was about to consult him on some private ailment of her own; St.
Anthony's fire in the face, for instance, or St. Vitus's dance in the
legs; and thought she might have chosen a more fitting moment. But he
soon found it was nothing of the sort. With her hands pressing heavily
the back of the patients' chair, Jelly told her tale. The doctor stood
facing her, his arms folded, his back to the drawn blind. At first he
did not appear to understand her.

"Saw my wife upon the landing in her nightgown?" he exclaimed--and
Jelly thought he looked startled. "Surely she was not so imprudent as
to get out of bed and go there!"

"But, sir, it is said that she was then dead!"

"Dead when? She did not die until nine o'clock. She could not have
known what she was doing," continued Dr. Rane, passing his hand over
his forehead. "Perhaps she may then have caught a chill. Perhaps----"

"You are misunderstanding me, sir," interrupted Jelly. "It was in the
night I saw this; some hours after Mrs. Rane's death."

Dr. Rane looked bewildered. He gazed narrowly at Jelly, as if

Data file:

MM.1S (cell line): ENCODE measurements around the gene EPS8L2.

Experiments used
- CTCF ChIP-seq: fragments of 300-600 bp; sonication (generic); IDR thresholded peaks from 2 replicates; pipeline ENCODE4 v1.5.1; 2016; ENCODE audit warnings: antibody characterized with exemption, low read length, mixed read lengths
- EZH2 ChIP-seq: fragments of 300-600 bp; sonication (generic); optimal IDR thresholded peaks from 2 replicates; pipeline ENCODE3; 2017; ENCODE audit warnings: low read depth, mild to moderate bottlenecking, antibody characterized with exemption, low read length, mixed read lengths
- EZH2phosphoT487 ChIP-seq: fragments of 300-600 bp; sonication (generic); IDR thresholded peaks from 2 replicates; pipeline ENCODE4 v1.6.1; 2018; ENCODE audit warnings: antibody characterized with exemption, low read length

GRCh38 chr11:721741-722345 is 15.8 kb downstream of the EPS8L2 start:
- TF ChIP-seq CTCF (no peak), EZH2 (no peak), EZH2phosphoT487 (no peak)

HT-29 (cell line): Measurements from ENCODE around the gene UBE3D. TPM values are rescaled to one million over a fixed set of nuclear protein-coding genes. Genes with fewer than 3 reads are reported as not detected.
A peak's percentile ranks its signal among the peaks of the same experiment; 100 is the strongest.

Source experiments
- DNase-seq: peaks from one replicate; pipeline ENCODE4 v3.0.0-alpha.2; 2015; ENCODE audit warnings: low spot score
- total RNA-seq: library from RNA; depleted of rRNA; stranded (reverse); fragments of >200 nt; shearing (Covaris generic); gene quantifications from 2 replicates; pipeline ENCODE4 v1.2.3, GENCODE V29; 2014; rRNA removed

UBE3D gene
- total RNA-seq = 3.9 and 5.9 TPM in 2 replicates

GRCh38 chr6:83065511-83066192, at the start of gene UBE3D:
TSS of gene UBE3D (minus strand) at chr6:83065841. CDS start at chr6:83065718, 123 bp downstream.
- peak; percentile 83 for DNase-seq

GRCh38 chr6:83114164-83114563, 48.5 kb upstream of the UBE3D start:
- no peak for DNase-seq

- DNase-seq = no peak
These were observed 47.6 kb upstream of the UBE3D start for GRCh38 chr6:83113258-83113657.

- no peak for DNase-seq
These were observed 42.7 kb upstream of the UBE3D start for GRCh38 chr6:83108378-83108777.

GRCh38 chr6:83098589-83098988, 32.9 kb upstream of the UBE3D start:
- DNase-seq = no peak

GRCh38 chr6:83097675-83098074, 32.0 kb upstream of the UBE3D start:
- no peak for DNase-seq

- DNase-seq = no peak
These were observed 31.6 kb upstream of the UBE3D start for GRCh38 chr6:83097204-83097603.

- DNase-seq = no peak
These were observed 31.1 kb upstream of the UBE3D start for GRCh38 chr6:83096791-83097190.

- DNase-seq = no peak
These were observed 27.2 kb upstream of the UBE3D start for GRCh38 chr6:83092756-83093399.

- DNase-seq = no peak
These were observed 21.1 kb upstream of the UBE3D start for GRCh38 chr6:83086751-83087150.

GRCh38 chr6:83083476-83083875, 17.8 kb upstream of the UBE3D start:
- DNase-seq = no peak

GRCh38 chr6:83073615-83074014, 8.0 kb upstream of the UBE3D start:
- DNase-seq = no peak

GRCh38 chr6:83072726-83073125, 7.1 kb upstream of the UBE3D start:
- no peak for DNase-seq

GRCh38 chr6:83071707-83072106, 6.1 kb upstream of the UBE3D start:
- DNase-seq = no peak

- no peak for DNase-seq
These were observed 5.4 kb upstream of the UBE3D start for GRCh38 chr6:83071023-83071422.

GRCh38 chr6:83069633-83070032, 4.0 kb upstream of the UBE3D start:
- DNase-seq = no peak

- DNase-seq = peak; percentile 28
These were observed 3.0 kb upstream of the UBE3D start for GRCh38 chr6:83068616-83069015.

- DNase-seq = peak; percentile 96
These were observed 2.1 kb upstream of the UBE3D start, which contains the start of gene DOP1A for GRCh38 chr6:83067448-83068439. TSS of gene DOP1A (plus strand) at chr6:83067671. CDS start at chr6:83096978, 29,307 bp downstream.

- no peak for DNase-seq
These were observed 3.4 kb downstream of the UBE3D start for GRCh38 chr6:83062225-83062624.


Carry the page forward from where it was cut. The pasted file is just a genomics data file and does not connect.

wondering what it was she would infer.

"Not _last_ night?"

"Yes, sir. Or, I'd rather say this morning; for it was one o'clock. I
saw her standing there as plainly as I see you at this moment."

"Why, Jelly, you must have been dreaming?"

"I was as wide awake, sir, as I am now. I had just got home from
Ketler's. I can't think what it was I did see," added Jolly, dropping
her voice.

"You saw nothing," was the decisive answer--and in the doctor's tone
there was some slight touch of anger. "Fancy plays tricks with the
best of us: it must have played you one last night."

"I have been thinking whether it was possible that--that--she was not
really dead, sir," persisted Jelly. "Whether she could have got up,
and----"

"Be silent, Jelly. I cannot listen to this folly," came the stern
interruption. "You have no right to let your imagination run away with
you, and then talk of it as reality. I desire that you will never
speak another word upon the subject to me; or to any one."

Jelly's green eyes seem to have borrowed the doctor's bewildered look.
She gazed into his face. This was a most curious business: she could
not see as yet the faintest gleam of a solution to it.

"It was surely her I saw on the landing, sir, dead or alive. I could
swear to it. Such things have been heard of before now as swoons being
mistaken for death. When poor Mrs. Rane was left alone after her